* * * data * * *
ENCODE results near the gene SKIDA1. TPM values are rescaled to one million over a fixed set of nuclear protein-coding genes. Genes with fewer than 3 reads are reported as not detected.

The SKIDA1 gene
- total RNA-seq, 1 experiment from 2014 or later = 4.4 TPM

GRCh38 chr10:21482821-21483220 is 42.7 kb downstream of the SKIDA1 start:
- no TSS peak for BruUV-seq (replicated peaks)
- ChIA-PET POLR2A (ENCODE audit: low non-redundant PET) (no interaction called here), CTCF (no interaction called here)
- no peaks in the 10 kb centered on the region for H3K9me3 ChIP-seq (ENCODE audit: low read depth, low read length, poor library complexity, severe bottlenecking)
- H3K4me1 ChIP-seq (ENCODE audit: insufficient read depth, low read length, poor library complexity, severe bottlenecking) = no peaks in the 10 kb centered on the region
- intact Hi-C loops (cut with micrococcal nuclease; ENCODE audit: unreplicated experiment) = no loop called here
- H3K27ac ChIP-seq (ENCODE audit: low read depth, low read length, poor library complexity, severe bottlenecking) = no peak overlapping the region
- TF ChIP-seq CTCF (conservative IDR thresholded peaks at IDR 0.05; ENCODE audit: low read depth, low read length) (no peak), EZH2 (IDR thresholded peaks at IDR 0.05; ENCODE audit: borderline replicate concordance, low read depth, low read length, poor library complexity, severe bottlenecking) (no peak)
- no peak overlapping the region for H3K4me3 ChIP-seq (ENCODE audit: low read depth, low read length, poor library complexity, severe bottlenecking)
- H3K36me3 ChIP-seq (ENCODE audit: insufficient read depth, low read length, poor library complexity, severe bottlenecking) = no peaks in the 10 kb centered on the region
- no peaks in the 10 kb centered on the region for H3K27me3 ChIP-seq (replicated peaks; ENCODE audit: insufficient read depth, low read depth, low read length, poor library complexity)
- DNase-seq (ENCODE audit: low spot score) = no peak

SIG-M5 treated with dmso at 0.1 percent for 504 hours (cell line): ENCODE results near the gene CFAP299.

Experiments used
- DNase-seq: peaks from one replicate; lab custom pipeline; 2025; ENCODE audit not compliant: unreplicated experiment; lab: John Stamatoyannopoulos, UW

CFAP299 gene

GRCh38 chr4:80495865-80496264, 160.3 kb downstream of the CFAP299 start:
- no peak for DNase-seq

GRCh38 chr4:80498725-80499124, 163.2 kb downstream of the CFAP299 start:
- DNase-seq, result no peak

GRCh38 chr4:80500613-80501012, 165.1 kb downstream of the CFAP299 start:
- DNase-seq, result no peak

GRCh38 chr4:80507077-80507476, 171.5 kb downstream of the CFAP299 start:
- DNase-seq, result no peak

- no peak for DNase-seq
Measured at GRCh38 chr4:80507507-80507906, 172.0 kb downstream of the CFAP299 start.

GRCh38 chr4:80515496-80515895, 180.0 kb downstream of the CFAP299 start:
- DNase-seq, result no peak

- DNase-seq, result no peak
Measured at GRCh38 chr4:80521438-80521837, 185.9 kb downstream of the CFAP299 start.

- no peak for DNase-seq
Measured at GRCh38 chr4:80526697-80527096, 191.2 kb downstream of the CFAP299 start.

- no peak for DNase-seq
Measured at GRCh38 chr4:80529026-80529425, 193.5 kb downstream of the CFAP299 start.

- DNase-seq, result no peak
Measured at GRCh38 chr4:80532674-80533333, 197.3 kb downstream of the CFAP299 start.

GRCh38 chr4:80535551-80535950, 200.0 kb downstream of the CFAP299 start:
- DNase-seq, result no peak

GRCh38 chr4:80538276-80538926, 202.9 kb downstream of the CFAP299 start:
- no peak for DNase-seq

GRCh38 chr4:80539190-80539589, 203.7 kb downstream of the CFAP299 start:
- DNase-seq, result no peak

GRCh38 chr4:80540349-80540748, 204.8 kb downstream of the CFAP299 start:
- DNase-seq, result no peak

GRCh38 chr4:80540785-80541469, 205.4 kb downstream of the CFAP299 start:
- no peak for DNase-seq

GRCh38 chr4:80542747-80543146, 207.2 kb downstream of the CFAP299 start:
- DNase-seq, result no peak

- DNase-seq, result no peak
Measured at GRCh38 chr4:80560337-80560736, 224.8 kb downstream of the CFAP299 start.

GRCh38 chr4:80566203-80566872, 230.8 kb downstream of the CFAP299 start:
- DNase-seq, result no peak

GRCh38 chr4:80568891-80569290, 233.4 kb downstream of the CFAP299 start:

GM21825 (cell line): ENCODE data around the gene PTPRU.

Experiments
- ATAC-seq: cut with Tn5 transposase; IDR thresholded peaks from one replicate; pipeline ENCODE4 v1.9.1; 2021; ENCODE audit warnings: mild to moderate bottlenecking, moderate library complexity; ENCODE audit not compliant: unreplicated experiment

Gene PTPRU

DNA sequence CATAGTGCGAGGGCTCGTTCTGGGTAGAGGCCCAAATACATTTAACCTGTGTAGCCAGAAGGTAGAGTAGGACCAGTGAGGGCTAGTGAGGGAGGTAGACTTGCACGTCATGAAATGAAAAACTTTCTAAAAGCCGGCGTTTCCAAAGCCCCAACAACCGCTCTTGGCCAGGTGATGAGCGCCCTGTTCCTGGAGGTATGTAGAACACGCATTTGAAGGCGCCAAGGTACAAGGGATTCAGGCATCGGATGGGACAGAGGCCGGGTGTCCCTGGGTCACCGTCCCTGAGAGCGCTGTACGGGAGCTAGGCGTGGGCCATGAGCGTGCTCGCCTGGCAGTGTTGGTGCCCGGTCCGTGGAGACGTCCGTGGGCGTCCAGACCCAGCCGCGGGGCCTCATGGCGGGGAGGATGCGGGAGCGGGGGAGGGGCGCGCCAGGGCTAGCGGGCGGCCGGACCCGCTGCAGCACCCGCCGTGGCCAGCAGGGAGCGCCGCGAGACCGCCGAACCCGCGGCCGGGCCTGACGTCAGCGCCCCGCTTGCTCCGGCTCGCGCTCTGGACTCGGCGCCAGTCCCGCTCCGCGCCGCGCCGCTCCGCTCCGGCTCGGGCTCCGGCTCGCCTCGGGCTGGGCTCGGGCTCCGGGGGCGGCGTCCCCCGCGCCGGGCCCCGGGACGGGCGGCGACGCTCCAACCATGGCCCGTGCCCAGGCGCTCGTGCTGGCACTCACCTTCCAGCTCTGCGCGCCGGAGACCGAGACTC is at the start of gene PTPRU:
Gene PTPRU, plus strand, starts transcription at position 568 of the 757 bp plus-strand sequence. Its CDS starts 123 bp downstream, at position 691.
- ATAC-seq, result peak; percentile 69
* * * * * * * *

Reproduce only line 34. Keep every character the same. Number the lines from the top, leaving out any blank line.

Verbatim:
- no peak for DNase-seq